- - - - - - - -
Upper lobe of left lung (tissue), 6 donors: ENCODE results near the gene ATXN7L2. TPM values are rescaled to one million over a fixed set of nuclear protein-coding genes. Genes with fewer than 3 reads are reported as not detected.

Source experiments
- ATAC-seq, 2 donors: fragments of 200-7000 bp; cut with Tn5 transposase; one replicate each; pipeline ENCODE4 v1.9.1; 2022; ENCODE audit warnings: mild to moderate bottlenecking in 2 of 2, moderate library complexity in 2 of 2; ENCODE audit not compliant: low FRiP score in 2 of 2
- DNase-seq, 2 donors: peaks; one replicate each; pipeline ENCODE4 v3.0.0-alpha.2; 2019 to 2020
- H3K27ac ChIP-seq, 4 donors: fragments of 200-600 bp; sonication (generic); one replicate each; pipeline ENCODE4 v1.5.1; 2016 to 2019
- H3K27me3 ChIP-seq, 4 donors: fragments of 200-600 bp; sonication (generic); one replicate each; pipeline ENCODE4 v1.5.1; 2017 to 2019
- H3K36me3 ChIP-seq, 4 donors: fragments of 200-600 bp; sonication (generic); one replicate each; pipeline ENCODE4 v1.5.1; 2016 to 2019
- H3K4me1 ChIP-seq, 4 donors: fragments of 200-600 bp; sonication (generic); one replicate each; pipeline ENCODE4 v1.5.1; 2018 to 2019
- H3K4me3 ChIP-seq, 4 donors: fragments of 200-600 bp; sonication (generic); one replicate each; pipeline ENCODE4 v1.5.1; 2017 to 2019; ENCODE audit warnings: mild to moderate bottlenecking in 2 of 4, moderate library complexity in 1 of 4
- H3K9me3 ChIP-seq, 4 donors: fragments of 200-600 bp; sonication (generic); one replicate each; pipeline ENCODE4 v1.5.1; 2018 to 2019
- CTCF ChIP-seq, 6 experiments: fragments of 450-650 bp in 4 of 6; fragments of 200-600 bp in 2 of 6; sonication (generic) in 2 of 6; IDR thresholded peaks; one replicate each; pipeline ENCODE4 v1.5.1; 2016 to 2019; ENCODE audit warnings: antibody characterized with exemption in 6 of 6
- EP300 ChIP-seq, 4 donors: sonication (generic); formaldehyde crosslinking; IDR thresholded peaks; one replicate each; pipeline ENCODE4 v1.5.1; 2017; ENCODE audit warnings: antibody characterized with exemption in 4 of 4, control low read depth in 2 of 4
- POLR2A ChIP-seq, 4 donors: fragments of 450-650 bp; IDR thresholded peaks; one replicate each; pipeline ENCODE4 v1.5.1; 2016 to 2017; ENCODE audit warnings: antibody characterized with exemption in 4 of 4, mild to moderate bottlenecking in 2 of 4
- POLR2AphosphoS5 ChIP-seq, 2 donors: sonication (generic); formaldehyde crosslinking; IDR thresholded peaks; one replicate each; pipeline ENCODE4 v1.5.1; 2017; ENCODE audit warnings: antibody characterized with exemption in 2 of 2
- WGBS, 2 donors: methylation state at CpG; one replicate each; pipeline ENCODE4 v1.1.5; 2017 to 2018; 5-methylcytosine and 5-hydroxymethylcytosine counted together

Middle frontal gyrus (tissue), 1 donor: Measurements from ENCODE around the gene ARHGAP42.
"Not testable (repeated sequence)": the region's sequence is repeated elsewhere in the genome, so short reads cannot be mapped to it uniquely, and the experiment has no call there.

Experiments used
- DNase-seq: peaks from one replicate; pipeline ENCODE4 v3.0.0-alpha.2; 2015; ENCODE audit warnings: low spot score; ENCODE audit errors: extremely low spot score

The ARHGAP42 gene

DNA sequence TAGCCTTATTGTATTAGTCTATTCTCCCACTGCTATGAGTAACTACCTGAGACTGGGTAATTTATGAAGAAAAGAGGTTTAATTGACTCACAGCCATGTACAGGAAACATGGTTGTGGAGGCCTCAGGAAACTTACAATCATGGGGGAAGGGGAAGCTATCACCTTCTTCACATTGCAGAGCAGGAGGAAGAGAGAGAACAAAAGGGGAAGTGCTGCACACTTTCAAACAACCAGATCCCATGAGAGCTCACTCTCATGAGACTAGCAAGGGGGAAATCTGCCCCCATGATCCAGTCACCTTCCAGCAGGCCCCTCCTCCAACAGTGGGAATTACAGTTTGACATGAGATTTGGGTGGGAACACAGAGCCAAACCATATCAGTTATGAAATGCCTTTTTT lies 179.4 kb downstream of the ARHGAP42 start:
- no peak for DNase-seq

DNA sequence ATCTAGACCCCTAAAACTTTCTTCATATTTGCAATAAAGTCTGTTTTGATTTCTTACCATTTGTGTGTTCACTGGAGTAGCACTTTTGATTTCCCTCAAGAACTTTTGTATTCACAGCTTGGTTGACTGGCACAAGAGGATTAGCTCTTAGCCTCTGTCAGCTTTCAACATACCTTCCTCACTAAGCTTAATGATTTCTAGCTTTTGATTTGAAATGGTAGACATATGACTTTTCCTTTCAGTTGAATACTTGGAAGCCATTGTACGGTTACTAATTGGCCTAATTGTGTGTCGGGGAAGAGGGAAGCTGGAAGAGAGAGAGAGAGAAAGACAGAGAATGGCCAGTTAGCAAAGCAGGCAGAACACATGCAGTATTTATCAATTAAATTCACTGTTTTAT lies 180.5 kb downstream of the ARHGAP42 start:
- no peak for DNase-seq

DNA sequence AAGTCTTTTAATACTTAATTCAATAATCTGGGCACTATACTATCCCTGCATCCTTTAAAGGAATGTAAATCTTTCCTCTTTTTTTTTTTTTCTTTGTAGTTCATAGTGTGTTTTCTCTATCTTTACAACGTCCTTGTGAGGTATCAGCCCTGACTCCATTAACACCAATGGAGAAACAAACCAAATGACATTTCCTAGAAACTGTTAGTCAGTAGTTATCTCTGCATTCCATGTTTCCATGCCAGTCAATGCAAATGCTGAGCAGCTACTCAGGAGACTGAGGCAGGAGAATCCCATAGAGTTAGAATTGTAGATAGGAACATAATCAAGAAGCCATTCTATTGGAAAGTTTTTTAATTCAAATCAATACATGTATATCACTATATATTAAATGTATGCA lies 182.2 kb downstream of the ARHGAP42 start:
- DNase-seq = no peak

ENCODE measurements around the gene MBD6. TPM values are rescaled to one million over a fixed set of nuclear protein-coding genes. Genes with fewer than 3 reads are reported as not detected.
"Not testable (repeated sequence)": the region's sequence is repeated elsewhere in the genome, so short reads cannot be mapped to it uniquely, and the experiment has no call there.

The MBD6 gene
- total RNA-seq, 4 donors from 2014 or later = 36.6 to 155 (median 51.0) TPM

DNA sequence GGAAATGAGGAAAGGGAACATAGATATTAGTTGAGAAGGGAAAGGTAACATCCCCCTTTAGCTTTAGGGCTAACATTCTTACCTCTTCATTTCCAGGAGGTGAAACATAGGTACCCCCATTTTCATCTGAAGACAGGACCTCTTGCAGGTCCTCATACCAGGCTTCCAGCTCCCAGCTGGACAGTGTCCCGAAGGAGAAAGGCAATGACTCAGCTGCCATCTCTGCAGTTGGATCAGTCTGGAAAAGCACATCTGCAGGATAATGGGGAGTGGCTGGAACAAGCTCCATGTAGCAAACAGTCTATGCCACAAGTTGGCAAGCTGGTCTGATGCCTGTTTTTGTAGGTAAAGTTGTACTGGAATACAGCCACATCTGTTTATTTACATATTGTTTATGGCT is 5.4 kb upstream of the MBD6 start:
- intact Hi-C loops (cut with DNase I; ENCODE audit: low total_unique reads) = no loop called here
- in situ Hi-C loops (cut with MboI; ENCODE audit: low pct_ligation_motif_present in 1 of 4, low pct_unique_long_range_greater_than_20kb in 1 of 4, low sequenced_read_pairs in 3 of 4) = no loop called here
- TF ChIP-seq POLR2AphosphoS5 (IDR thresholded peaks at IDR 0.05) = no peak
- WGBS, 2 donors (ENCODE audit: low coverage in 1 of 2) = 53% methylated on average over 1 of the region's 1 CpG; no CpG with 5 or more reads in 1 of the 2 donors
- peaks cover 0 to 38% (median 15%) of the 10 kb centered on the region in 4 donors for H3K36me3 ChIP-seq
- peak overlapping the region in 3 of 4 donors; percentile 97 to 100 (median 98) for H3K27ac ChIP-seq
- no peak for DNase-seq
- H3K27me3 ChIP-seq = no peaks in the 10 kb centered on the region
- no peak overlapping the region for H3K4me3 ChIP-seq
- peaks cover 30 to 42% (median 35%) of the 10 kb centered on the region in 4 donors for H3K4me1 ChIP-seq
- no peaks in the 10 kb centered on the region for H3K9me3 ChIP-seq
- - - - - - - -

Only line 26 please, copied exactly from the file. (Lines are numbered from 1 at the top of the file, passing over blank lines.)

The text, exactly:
- DNase-seq = no peak